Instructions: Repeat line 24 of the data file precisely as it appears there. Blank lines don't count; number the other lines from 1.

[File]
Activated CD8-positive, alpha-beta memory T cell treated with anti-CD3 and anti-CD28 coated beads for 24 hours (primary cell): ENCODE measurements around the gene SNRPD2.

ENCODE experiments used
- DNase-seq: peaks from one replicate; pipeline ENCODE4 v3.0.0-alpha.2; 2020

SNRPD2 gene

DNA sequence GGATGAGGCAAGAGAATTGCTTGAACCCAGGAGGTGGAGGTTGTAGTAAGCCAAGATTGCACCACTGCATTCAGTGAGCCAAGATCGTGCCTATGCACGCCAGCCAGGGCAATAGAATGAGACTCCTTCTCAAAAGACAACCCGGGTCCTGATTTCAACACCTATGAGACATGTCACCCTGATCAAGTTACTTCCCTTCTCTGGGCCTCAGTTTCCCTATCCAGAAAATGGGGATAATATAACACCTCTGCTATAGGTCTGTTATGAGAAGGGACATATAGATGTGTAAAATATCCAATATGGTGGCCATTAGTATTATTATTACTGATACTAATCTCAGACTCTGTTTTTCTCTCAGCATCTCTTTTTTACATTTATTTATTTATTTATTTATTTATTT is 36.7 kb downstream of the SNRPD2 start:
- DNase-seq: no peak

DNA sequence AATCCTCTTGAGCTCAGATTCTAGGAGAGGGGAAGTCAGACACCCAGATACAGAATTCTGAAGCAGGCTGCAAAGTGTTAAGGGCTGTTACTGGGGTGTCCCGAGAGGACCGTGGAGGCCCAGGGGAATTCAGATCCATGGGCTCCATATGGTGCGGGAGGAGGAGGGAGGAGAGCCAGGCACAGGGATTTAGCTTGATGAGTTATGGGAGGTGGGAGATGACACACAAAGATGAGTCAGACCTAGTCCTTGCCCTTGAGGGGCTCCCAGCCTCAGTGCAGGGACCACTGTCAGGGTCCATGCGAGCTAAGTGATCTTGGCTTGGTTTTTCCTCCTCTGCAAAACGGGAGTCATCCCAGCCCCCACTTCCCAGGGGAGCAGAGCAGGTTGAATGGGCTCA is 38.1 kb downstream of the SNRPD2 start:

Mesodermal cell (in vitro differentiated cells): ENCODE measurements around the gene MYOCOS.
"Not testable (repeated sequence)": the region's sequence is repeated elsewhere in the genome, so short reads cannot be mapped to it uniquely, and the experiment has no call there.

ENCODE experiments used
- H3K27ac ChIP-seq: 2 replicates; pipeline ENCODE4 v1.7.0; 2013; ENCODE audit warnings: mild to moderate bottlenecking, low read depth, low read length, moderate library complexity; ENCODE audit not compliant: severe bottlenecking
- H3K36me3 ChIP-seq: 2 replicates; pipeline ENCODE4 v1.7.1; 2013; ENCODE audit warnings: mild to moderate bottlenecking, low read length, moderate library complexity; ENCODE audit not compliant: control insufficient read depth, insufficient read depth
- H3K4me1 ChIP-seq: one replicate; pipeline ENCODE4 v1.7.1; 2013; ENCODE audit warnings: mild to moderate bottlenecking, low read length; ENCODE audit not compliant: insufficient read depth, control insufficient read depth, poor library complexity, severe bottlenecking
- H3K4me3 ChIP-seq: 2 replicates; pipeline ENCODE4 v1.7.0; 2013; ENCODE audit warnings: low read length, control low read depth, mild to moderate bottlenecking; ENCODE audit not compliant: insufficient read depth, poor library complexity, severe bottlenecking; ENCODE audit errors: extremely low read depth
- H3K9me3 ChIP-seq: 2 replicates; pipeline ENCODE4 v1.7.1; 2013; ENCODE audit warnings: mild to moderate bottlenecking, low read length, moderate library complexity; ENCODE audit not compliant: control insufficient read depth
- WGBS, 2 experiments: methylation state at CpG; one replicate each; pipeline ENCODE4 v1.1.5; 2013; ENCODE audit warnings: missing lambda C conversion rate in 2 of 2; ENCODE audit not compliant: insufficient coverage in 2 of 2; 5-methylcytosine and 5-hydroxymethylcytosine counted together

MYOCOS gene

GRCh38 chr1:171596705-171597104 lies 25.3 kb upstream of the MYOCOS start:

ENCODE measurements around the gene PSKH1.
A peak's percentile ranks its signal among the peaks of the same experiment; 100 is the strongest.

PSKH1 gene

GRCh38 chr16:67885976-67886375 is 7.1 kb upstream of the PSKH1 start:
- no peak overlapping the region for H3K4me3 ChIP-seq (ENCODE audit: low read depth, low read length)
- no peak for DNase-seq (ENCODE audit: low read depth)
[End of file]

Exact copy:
- no peak for DNase-seq (ENCODE audit: low read depth)